Not only do they not ask for thanks, they usually enter and leave the Gillespie Center noticed only by those grateful souls whom they feed. Yet the diners are appreciative. DoDo once said that she loved cooking at Gillespie because “everyone is far more grateful than my family ever was!”

Assumption Church “Ladies of the Ladle” volunteers (from left): Michele Harding, Mary Welsch-Lehman, Katya Lebrija, Marilyn Moran, Dolores Bacharach.

Westport is unique among Fairfield County suburbs in having this sort of facility. Shelter residents get the chance to interact with caring neighbors, and local residents can teach our children and friends that this is not just a bubble of privilege in an enormously blessed community.

These Unsung Heroes — those 500 volunteers every year — quietly show a commitment to social justice and support of our neighbors that should be applauded.

We don’t get many chances: For the few volunteer appreciation events we’ve had, the turnout was light. Our volunteers don’t ask for thanks; they simply want to do what is right for some disadvantaged neighbors.

Chef Cecily Gans’ students prepare food for the Gillespie Center.

So I nominate volunteers from the following organizations who serve dinner at least monthly at Gillespie:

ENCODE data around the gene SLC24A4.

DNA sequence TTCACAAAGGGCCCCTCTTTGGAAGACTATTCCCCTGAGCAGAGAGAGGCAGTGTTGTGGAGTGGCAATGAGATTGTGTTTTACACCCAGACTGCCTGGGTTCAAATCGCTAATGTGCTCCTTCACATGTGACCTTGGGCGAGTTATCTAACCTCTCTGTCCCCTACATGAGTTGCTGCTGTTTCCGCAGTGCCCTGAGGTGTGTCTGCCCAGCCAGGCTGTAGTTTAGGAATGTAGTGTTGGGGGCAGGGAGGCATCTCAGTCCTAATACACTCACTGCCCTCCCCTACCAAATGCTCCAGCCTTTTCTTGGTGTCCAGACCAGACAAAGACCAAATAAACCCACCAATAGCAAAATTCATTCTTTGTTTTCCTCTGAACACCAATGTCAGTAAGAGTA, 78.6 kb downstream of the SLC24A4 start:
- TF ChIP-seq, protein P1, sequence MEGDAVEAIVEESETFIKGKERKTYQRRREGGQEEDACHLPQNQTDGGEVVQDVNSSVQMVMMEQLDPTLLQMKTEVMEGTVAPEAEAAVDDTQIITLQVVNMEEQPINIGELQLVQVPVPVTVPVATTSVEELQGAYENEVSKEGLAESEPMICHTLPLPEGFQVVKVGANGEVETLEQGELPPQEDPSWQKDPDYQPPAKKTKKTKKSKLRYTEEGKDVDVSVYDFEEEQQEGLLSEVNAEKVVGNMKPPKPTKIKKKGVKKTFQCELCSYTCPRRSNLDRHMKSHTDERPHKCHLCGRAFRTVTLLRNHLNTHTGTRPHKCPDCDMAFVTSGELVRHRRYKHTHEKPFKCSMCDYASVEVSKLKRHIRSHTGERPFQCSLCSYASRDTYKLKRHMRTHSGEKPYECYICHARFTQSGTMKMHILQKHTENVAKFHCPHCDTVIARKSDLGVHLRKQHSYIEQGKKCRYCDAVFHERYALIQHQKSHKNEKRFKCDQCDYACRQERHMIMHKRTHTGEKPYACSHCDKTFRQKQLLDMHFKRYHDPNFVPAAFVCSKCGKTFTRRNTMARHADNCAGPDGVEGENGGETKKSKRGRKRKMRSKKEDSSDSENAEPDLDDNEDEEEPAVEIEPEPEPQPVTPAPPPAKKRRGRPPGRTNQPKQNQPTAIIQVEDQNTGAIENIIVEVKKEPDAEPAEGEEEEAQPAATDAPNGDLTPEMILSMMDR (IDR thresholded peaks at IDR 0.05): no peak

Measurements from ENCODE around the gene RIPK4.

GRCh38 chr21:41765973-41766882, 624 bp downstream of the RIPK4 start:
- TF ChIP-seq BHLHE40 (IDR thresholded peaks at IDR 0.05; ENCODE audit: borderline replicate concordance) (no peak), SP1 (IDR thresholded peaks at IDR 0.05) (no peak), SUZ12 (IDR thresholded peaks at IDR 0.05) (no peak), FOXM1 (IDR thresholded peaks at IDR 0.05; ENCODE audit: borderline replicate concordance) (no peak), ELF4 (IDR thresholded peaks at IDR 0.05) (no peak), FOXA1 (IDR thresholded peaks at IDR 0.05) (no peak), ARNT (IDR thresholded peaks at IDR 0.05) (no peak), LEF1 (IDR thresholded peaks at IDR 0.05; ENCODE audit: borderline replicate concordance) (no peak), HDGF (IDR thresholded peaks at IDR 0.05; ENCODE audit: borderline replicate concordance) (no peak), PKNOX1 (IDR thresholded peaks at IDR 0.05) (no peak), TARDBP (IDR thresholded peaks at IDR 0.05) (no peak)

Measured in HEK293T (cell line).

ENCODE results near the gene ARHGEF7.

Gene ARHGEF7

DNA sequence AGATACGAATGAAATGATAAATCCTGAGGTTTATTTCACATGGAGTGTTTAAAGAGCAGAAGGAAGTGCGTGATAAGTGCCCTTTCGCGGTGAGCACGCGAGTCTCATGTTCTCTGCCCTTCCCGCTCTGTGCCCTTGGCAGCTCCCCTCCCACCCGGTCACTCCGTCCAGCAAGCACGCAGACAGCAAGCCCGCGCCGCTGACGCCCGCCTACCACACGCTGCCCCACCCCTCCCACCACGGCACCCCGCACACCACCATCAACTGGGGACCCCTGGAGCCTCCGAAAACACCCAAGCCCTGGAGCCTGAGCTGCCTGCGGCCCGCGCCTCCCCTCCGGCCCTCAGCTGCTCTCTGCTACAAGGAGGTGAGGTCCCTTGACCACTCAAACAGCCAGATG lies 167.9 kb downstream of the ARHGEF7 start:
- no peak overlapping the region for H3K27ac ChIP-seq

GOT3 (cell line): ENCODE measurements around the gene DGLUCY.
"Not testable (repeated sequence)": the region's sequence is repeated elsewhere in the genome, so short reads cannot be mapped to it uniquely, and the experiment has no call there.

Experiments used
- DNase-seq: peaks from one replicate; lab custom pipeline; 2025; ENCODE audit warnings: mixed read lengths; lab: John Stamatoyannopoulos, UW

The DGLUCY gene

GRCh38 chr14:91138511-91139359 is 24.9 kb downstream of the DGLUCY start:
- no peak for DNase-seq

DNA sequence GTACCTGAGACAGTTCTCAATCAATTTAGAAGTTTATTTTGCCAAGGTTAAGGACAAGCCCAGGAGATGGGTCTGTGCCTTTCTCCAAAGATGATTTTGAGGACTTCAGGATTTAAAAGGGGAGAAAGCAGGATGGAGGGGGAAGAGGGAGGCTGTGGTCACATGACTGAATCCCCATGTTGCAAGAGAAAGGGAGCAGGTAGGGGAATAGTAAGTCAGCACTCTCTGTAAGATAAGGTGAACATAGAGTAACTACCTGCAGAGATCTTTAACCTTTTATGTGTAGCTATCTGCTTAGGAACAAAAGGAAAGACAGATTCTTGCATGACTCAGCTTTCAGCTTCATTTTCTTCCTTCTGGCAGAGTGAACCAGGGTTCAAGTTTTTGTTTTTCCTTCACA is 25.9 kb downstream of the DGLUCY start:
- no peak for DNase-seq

• Staples High School culinary classes
  • The Service League of Boys (“SLOBs”)
  • National Charity League
  • Staples High National Honor Society
  • Elayne Prince & Friends
  • John Karrel & Friends
  • Wilton Friends Congregation
  • Christ & Holy Trinity Episcopal Church
  • Greens Farms Congregational Church
  • The Conservative Synagogue
  • United Methodist Church
  • Unitarian Church Youth Group
  • Norfield Church
  • Temple Israel
  • Emmanuel Church
  • Assumption Church
  • Saugatuck Congregational Church
  • Sunrise Rotary Club
  • Peter’s Weston Market
  • Zeta Phi Beta Sorority
  • Westport Rotary Club
  • Westport Young Woman’s League
  • Weston Kiwanis Club

… and all the families and friends who fill in throughout the year.